4. The Verve Urban Hymns (1997)

When this Verve album came out it totally floored me, intro to Brit Pop aside. I was a truly confused, lost soul. I had no idea what I was really doing in life, majoring in three different things in college, working mind numbing jobs, going out every night and drinking too much. I wasn’t playing music at all, zero. All I could imagine looking forward to was leaving, traveling, just go somewhere else and be someone else. So after college a friend in the same boat as I saved some money and we traveled very humbly for 5-6 months with absolutely no plan. We went all over Europe and the UK, made it to northern Africa and Turkey, met loads of great people and had lots of new adventures and stories. And most importantly I figured out who I was, and that is, and has always been, a writer of some sort. I ended up in Florida with a girl I met in Italy, which put an abrupt flatline end to the travels (nothing like leaving town on a Greyhound), but I had enough experiences to write a thousand stories and songs. So eventually I made it back home to California and BS-ed my way into a few writing jobs, which eventually led me full-circle into songwriting. The reason this Verve album is here is that it served as a soundtrack to this whole soul-searching time for me, and when I finally did come back around and start writing songs in San Francisco this album was an early template for the days when I played mostly solo and acoustic. Dylan’s Highway 61and Blonde on Blonde are big honorable mentions here too, first time I think I really got what Dylan was all about…
 

 

5. Daft Punk Homework (1997)
Back in the 90’s I started hearing about raves, or undergrounds and parties as they were called back then. They were always mysterious, secretive, illegally organized and full of then new unheard of genre-bending electronic music. Everyone did drugs, dressed like cartoons and completely escaped and lost themselves in a type of music you couldn’t find anywhere but there. It was a little cultish really, in a way that only you felt like you understood, the type of thing that worried parents the way punk probably once had. I got invited to some parties and before long friends were also listening to “techno” and “garage house” and “hardcore acid trance”, and then someone’s DJing at a house party and the place goes NUTS, and you’re having the best time and you meet someone you might wind up marrying one day, and everyone LOVES it but you can’t BUY it anywhere except at these parties from the DJs. And then seemingly all of a sudden Daft Punk’s debut album comes out of nowhere and solidifies the groundwork for so much “modern” music yet to come…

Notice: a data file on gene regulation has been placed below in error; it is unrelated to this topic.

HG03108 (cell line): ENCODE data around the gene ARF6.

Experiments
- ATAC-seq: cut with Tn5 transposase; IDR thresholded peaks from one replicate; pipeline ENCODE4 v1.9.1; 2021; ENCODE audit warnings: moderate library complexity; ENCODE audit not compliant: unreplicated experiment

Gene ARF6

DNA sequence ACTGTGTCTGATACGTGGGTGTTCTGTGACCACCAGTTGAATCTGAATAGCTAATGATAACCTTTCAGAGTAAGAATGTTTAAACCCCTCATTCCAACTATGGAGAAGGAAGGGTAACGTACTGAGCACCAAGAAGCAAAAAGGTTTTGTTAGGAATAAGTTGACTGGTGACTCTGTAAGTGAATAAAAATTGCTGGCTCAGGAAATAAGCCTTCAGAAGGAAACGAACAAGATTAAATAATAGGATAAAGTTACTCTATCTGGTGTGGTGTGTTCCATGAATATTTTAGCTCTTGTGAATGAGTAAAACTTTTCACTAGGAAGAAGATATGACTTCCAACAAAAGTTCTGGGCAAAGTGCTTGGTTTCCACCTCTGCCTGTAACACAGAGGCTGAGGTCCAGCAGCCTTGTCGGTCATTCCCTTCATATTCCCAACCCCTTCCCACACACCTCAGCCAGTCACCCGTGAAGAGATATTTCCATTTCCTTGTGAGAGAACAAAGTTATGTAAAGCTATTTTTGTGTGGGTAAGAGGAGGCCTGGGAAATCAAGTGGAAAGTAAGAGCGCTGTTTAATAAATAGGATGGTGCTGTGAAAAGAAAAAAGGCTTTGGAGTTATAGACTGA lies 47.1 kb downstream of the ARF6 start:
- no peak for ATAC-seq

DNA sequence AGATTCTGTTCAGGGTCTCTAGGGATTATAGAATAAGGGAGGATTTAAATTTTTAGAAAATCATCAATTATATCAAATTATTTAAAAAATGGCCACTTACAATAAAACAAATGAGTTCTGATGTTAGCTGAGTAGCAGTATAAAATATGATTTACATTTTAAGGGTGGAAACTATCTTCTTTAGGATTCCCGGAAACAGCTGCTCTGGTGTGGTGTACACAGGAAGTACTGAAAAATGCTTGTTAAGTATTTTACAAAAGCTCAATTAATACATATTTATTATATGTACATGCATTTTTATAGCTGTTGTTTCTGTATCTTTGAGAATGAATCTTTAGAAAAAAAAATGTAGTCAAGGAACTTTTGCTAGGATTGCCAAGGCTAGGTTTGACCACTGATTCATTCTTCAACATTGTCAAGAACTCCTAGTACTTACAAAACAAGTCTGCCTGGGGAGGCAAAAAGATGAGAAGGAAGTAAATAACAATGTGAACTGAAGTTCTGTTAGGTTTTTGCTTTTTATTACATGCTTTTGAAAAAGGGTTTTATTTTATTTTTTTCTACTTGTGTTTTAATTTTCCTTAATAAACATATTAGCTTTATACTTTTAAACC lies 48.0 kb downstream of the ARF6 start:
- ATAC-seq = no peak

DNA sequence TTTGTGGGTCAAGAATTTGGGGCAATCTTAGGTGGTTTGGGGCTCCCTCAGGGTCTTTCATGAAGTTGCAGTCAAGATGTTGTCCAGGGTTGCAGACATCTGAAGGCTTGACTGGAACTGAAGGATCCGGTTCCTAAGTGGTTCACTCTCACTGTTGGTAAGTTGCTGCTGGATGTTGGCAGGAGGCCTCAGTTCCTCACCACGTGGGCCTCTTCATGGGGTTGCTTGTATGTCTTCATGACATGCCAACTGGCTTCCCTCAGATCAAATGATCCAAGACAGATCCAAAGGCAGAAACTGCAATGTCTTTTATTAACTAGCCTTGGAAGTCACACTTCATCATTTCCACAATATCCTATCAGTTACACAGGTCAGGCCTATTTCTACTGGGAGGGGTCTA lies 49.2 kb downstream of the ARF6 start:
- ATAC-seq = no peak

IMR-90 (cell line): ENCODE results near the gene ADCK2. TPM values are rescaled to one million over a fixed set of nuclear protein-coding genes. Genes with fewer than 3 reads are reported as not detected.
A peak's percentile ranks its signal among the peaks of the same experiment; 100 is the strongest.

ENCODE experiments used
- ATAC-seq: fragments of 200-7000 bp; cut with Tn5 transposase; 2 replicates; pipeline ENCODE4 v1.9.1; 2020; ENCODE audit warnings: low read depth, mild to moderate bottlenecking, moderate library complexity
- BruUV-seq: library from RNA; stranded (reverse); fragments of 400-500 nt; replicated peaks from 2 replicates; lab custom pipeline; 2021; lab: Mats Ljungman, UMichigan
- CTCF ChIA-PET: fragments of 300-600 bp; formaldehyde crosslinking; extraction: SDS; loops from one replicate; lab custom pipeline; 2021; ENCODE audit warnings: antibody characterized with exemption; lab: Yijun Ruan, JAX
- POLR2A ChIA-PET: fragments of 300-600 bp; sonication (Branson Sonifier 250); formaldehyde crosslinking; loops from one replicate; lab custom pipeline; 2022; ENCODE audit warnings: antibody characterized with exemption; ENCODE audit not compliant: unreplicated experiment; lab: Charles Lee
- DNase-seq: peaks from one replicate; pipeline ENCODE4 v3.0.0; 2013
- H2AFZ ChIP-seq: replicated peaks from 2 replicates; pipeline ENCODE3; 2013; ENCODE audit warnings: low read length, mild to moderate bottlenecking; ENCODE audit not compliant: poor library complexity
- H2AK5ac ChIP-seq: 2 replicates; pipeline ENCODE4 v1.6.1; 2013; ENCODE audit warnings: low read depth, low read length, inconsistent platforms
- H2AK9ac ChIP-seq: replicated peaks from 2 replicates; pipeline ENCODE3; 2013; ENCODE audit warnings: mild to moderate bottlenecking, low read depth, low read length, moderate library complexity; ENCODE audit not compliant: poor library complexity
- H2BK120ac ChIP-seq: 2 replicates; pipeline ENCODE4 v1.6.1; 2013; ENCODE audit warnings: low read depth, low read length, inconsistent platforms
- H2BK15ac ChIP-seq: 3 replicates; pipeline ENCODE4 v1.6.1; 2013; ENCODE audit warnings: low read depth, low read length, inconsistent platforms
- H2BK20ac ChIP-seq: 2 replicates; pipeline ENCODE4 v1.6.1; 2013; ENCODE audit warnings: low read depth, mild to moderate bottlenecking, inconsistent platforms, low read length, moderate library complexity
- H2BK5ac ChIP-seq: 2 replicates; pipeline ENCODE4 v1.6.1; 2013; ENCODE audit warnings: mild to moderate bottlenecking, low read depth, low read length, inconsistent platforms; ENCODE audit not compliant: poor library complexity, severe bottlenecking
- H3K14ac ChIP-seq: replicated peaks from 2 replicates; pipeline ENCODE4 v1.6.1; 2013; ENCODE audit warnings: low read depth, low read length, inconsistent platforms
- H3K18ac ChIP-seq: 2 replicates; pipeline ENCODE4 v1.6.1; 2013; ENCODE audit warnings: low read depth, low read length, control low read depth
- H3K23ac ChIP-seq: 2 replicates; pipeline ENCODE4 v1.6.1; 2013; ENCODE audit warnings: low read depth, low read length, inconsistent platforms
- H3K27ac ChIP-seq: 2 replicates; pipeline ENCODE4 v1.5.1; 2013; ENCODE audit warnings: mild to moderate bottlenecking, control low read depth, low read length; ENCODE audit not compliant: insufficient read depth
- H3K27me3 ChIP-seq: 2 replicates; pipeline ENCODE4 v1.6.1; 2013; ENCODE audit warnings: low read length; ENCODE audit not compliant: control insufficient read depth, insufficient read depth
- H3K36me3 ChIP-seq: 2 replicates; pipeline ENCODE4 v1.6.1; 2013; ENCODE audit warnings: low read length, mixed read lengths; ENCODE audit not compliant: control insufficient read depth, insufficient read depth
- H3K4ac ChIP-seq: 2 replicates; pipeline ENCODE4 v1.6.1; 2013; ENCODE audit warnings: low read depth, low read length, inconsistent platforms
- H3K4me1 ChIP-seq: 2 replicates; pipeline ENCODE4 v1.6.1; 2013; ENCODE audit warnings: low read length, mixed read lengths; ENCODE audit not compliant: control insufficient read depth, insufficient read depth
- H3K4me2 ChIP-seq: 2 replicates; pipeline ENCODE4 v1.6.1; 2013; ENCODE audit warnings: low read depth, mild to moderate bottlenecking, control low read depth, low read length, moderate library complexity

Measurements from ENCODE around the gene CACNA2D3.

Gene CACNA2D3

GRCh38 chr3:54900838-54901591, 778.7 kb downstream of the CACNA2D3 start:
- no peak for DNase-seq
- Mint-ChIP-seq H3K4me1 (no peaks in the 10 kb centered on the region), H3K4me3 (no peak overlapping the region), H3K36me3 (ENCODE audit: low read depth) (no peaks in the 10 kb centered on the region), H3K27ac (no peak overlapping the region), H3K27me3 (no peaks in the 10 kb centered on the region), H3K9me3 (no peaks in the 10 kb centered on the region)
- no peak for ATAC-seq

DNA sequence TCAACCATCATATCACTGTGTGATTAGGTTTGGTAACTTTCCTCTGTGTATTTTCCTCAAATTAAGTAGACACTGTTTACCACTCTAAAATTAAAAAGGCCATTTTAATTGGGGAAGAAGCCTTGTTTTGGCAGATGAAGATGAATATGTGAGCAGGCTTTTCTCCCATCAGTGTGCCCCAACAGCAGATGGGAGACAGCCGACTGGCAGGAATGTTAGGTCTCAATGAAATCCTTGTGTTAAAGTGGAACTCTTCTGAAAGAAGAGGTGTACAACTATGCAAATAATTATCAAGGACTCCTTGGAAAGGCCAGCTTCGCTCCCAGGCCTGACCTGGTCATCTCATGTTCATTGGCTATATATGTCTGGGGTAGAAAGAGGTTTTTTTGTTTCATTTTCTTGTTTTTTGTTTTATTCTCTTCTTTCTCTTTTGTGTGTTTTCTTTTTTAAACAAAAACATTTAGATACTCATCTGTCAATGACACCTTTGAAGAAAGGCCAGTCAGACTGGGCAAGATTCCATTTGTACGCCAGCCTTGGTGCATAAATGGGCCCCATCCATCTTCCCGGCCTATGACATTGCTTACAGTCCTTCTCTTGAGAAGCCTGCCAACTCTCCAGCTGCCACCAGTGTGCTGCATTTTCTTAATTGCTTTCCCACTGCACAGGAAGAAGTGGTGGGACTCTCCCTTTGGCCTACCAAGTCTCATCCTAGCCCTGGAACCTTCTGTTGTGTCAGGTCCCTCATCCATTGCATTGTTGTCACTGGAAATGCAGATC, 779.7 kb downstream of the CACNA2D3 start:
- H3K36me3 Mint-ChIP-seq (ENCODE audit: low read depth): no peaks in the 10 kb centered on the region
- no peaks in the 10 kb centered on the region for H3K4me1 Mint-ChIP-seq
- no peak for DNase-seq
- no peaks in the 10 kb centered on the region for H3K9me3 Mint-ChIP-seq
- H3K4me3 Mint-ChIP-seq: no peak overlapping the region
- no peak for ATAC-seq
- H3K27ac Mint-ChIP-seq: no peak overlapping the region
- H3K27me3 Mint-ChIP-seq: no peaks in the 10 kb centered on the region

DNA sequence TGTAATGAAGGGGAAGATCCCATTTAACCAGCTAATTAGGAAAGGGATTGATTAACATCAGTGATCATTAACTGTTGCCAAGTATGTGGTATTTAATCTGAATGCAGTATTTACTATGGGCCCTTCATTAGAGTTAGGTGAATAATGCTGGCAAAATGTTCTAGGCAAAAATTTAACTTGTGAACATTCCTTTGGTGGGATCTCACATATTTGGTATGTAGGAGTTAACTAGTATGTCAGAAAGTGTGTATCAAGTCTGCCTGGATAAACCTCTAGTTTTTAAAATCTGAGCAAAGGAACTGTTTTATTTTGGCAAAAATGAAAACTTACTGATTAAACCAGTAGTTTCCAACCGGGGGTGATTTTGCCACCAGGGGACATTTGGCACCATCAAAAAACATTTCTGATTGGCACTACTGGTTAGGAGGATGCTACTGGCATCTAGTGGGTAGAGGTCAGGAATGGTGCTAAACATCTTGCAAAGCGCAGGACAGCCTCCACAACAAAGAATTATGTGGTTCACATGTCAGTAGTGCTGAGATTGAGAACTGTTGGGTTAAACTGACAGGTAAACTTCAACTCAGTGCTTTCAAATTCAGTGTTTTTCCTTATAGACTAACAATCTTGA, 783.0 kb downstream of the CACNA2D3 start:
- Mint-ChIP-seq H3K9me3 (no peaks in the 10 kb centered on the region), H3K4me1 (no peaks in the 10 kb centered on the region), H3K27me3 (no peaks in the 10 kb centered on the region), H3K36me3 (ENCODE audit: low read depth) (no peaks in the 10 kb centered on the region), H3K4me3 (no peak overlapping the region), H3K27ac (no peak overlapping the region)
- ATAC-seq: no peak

*6. M83 Hurry Up, We’re Dreaming (2011)
Ok, can I maybe have one bonus?? If so it has to be M83’s beautiful Hurry Up, We’re Dreaming, which I want to mention here because it came out right around the time my father died in 2011. My band Dangermaker was in it’s infancy and sounding nothing much like M83, but many nights I spent dealing with my dad’s death listening to this album. New cathartic song ideas started to come out of me featuring a lot more big epic synths than ever before, and it’s partly this album’s fault, but it really led to an evolution in my current songwriting that is still changing our sound and pushing us forward…